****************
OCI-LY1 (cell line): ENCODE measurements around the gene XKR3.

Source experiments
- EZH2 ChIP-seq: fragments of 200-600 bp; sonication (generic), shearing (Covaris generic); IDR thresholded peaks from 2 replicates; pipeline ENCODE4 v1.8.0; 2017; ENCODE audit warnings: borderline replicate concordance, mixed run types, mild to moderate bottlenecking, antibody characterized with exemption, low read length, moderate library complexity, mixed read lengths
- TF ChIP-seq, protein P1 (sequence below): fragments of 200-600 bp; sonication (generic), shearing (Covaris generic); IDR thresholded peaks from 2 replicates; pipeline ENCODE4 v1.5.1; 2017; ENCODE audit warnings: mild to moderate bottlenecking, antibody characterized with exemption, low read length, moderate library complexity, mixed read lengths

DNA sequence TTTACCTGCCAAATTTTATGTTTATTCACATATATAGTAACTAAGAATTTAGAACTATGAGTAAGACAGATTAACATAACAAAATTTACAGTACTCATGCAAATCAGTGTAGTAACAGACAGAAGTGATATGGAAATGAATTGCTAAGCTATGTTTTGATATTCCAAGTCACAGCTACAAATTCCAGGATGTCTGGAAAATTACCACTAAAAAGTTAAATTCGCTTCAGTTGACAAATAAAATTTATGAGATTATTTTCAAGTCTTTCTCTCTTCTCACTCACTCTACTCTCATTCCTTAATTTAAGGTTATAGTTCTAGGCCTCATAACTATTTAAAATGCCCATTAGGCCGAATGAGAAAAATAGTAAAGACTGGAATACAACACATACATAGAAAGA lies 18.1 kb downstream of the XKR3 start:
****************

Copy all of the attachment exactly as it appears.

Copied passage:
OCI-LY1 (cell line): ENCODE measurements around the gene XKR3.

Source experiments
- EZH2 ChIP-seq: fragments of 200-600 bp; sonication (generic), shearing (Covaris generic); IDR thresholded peaks from 2 replicates; pipeline ENCODE4 v1.8.0; 2017; ENCODE audit warnings: borderline replicate concordance, mixed run types, mild to moderate bottlenecking, antibody characterized with exemption, low read length, moderate library complexity, mixed read lengths
- TF ChIP-seq, protein P1 (sequence below): fragments of 200-600 bp; sonication (generic), shearing (Covaris generic); IDR thresholded peaks from 2 replicates; pipeline ENCODE4 v1.5.1; 2017; ENCODE audit warnings: mild to moderate bottlenecking, antibody characterized with exemption, low read length, moderate library complexity, mixed read lengths

DNA sequence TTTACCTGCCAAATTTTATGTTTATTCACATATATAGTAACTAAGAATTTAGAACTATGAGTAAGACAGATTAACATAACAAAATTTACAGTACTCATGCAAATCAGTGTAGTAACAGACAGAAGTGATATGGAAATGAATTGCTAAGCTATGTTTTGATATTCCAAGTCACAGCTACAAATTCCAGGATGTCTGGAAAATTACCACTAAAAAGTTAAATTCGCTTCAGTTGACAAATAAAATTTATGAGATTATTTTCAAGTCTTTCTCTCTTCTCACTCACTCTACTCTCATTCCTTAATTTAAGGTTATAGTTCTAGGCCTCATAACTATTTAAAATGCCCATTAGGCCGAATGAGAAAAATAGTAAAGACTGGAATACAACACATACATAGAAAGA lies 18.1 kb downstream of the XKR3 start: